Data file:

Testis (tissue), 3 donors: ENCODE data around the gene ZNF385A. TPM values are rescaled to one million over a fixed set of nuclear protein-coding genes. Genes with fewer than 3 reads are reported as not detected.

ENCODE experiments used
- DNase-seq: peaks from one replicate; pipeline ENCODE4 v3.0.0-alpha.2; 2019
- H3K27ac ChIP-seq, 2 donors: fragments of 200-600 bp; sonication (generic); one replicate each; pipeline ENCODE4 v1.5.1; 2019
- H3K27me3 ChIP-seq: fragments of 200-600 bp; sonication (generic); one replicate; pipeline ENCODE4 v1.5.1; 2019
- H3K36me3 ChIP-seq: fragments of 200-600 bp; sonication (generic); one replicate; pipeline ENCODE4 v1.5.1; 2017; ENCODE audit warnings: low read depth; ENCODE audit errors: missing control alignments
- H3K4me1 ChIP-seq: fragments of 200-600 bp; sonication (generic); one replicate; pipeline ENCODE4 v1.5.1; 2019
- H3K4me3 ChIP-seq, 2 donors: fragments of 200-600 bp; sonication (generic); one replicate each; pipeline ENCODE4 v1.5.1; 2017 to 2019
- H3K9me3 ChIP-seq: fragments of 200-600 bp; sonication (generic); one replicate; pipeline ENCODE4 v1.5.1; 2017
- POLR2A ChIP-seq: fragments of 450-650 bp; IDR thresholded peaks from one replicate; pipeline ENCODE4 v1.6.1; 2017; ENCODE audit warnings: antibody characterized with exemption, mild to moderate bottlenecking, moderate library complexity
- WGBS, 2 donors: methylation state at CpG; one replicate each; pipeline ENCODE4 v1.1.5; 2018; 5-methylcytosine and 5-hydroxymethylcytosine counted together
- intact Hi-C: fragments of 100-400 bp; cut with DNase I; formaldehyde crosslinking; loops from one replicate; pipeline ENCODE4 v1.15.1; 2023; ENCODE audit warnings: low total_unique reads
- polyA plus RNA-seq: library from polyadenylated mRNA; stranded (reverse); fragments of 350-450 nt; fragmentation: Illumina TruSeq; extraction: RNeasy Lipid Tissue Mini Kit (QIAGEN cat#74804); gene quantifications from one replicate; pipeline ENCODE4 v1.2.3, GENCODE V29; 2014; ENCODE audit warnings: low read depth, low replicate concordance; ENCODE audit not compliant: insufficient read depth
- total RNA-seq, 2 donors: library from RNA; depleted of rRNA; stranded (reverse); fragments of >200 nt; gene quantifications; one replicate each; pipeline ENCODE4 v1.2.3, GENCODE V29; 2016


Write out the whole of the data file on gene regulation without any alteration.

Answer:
Testis (tissue), 3 donors: ENCODE data around the gene ZNF385A. TPM values are rescaled to one million over a fixed set of nuclear protein-coding genes. Genes with fewer than 3 reads are reported as not detected.

ENCODE experiments used
- DNase-seq: peaks from one replicate; pipeline ENCODE4 v3.0.0-alpha.2; 2019
- H3K27ac ChIP-seq, 2 donors: fragments of 200-600 bp; sonication (generic); one replicate each; pipeline ENCODE4 v1.5.1; 2019
- H3K27me3 ChIP-seq: fragments of 200-600 bp; sonication (generic); one replicate; pipeline ENCODE4 v1.5.1; 2019
- H3K36me3 ChIP-seq: fragments of 200-600 bp; sonication (generic); one replicate; pipeline ENCODE4 v1.5.1; 2017; ENCODE audit warnings: low read depth; ENCODE audit errors: missing control alignments
- H3K4me1 ChIP-seq: fragments of 200-600 bp; sonication (generic); one replicate; pipeline ENCODE4 v1.5.1; 2019
- H3K4me3 ChIP-seq, 2 donors: fragments of 200-600 bp; sonication (generic); one replicate each; pipeline ENCODE4 v1.5.1; 2017 to 2019
- H3K9me3 ChIP-seq: fragments of 200-600 bp; sonication (generic); one replicate; pipeline ENCODE4 v1.5.1; 2017
- POLR2A ChIP-seq: fragments of 450-650 bp; IDR thresholded peaks from one replicate; pipeline ENCODE4 v1.6.1; 2017; ENCODE audit warnings: antibody characterized with exemption, mild to moderate bottlenecking, moderate library complexity
- WGBS, 2 donors: methylation state at CpG; one replicate each; pipeline ENCODE4 v1.1.5; 2018; 5-methylcytosine and 5-hydroxymethylcytosine counted together
- intact Hi-C: fragments of 100-400 bp; cut with DNase I; formaldehyde crosslinking; loops from one replicate; pipeline ENCODE4 v1.15.1; 2023; ENCODE audit warnings: low total_unique reads
- polyA plus RNA-seq: library from polyadenylated mRNA; stranded (reverse); fragments of 350-450 nt; fragmentation: Illumina TruSeq; extraction: RNeasy Lipid Tissue Mini Kit (QIAGEN cat#74804); gene quantifications from one replicate; pipeline ENCODE4 v1.2.3, GENCODE V29; 2014; ENCODE audit warnings: low read depth, low replicate concordance; ENCODE audit not compliant: insufficient read depth
- total RNA-seq, 2 donors: library from RNA; depleted of rRNA; stranded (reverse); fragments of >200 nt; gene quantifications; one replicate each; pipeline ENCODE4 v1.2.3, GENCODE V29; 2016